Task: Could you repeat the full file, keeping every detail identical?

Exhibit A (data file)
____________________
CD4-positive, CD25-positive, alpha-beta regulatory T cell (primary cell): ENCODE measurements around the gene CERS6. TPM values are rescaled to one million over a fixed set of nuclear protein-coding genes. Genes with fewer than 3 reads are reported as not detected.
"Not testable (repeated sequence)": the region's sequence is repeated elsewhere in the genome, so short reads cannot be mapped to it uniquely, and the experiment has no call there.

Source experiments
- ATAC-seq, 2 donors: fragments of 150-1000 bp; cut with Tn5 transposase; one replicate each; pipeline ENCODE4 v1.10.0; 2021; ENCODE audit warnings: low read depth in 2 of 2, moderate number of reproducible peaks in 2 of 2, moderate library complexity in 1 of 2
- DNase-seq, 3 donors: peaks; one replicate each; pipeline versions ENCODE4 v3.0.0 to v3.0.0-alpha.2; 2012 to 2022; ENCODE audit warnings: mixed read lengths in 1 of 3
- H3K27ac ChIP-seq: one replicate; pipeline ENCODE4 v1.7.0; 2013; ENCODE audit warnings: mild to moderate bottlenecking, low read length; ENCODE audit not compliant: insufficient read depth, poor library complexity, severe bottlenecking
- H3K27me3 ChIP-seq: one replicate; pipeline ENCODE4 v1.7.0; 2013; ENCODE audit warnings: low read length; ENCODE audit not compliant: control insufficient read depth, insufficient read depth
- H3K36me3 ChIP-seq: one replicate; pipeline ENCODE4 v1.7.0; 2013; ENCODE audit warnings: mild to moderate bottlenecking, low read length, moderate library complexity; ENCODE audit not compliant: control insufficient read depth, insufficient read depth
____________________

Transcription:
CD4-positive, CD25-positive, alpha-beta regulatory T cell (primary cell): ENCODE measurements around the gene CERS6. TPM values are rescaled to one million over a fixed set of nuclear protein-coding genes. Genes with fewer than 3 reads are reported as not detected.
"Not testable (repeated sequence)": the region's sequence is repeated elsewhere in the genome, so short reads cannot be mapped to it uniquely, and the experiment has no call there.

Source experiments
- ATAC-seq, 2 donors: fragments of 150-1000 bp; cut with Tn5 transposase; one replicate each; pipeline ENCODE4 v1.10.0; 2021; ENCODE audit warnings: low read depth in 2 of 2, moderate number of reproducible peaks in 2 of 2, moderate library complexity in 1 of 2
- DNase-seq, 3 donors: peaks; one replicate each; pipeline versions ENCODE4 v3.0.0 to v3.0.0-alpha.2; 2012 to 2022; ENCODE audit warnings: mixed read lengths in 1 of 3
- H3K27ac ChIP-seq: one replicate; pipeline ENCODE4 v1.7.0; 2013; ENCODE audit warnings: mild to moderate bottlenecking, low read length; ENCODE audit not compliant: insufficient read depth, poor library complexity, severe bottlenecking
- H3K27me3 ChIP-seq: one replicate; pipeline ENCODE4 v1.7.0; 2013; ENCODE audit warnings: low read length; ENCODE audit not compliant: control insufficient read depth, insufficient read depth
- H3K36me3 ChIP-seq: one replicate; pipeline ENCODE4 v1.7.0; 2013; ENCODE audit warnings: mild to moderate bottlenecking, low read length, moderate library complexity; ENCODE audit not compliant: control insufficient read depth, insufficient read depth